Bill Ford and Ford’s Board of Directors “thanked Fields for his significant contributions to the company.”
CEO Hackett, together with Bill Ford, say they will focus on three priorities: Sharpening operational execution, modernizing Ford’s present business and transforming the company to meet tomorrow’s challenges. The company is much criticized by Wall Street, which has lingering doubts about Ford’s future as the industry transforms itself into mobility and data services firms.
Bill Ford, the company’s executive chairman will now oversee the company’s government relations and communications. This newly active role for what has been a passive owner, was likely helped by the fact that another family member, Martha, took over his beloved Detroit Lions – another organization with a stunning loss record.
Ford also named leaders to three new roles under Hackett. Jim Farley is appointed executive vice president and president, Global Markets, Joe Hinrichs is appointed executive vice president and president, Global Operations, and Marcy Klevorn is appointed executive vice president and president, Mobility.
Mark Truby is appointed vice president, Communications, and elected a company officer. He succeeds Ray Day, a chief Fields promoter who will “retire.” One of the criticisms of Fields was his ego – he was at the head of every major Ford motor press conference here. When he was expressing displeasure at the P.R. staff at PAG, a wise old grey beard told them to plant a story about his success in the paper of his home town in New Jersey. They did, and subsequently relations improved. Therefore, ego could be a factor, however slight, with Bill Ford seething in the shadows?
The New Rolls
Jim Farley, 54, is appointed executive vice president and president, Global Markets. Farley will oversee Ford’s business units, The Americas; Europe, Middle East & Africa and Asia Pacific. In addition, Farley will oversee Lincoln Motor Company and global Marketing Sales & Service. Farley has served as executive vice president and president, Ford of Europe, Middle East and Africa since January 2015. Farley will also oversee the strategy and business model development for electrified vehicles and autonomous vehicles.
Joe Hinrichs, 50, is appointed executive vice president and president, Global Operations. In this role, Hinrichs will oversee Ford’s global Product Development; Manufacturing and Labor Affairs; Quality; Purchasing; and Sustainability, Environmental and Safety Engineering; Hinrichs has been serving as Ford executive vice president and president, The Americas, since December 2012.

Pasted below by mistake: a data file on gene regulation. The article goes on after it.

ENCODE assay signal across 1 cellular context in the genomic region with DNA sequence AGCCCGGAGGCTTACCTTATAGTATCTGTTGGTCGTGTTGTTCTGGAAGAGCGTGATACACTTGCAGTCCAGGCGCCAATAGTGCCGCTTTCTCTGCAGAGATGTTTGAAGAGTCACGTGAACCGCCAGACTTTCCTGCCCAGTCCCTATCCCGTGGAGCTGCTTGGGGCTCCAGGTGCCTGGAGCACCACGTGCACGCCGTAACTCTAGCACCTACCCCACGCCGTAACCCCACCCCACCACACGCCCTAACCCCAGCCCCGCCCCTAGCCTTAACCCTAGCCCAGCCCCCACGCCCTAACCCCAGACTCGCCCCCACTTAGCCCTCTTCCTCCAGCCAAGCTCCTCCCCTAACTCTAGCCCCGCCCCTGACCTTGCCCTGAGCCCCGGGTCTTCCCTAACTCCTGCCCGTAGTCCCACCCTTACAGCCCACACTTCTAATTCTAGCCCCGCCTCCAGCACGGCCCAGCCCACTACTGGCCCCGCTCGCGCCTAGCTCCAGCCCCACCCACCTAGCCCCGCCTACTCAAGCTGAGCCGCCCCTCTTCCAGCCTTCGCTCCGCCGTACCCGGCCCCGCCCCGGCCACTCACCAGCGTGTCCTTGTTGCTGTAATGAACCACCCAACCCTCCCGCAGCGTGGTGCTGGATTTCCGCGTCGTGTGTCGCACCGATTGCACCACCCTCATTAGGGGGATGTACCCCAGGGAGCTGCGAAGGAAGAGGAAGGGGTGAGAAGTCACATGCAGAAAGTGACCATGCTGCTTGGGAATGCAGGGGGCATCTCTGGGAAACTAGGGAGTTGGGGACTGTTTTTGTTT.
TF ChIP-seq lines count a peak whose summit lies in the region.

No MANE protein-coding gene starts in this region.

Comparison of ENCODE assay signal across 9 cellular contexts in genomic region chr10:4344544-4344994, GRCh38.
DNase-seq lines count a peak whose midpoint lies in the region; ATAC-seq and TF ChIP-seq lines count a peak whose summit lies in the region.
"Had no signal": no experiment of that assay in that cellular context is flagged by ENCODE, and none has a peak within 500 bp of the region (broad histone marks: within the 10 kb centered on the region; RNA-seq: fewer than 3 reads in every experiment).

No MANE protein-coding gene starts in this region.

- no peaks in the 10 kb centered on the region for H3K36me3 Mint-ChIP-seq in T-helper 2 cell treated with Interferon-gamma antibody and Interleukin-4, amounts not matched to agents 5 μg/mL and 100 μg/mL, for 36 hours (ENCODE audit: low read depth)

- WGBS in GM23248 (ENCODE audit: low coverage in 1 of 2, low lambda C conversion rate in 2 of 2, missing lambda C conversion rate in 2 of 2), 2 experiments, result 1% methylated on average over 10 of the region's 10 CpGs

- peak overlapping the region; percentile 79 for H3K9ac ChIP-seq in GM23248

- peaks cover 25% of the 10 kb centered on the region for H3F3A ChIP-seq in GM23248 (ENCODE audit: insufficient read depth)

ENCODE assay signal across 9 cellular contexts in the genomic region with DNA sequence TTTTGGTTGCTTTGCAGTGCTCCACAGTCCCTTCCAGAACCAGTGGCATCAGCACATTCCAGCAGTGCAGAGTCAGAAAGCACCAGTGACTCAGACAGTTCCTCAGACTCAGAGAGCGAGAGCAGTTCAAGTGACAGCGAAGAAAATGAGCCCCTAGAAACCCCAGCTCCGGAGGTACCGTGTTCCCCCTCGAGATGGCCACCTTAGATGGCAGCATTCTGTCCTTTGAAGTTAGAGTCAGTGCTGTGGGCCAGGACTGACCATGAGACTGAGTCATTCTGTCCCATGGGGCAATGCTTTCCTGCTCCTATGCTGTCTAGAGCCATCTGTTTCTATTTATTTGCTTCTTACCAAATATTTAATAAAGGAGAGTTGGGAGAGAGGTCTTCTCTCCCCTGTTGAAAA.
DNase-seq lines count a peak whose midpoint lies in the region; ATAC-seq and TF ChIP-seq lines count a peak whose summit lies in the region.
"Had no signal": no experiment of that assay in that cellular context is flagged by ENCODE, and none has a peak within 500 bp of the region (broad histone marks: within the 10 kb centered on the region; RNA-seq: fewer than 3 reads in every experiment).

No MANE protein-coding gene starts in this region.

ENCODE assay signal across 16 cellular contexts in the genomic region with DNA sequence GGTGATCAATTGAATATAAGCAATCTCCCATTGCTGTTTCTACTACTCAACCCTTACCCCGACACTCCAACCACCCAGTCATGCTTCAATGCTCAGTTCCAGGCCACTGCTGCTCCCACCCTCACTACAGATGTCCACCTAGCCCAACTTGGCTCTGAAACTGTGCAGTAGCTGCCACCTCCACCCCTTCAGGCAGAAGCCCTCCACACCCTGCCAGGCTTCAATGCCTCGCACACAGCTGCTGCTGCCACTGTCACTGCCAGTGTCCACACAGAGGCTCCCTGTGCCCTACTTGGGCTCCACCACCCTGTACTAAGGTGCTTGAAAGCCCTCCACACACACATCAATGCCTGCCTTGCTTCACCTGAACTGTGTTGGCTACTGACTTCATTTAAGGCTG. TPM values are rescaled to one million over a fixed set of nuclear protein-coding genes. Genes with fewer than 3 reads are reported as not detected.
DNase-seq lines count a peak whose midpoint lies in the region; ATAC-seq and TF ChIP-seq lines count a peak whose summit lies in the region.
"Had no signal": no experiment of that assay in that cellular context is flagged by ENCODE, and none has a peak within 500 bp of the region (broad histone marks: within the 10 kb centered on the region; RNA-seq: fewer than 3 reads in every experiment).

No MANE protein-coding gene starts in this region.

Marcy Klevorn, 57, is appointed executive vice president and president, Mobility. In this role, Klevorn will oversee Ford Smart Mobility, which was formed only last year. This is late compared to other automakers. GM, as only one example: see has Maven Debuts “Elevated” Car Sharing in Baltimore or BMW and Toyota Sign Deal for Joint Fuel Cell and Battery Programs. Anyway, Ford plans to accelerate the design, building, and investing into emerging mobility services, as well as Information Technology and Global Data, Insight and Analytics. Klevorn has served as group vice president, Information Technology and Chief Information Officer since January 2017.
All three appointments are effective June 1. New leaders to succeed Hinrichs, Farley and Klevorn will be announced later.
“We are fortunate to have three dynamic and talented leaders in Jim Farley, Joe Hinrichs and Marcy Klevorn taking on greater responsibility,” Bill Ford said. “Each has a track record of driving innovation, cost efficiency and delivering results around the world. They will work closely with Jim Hackett to lead Ford’s day-to-day operations, build our brand and capitalize on emerging opportunities.”
Ford also elected Paul Ballew, 52, as Global Chief Data and Analytics Officer, reporting to Klevorn. Ballew has been leading Ford’s global data and analytics teams since December 2014, including development of new capabilities supporting connectivity and smart mobility.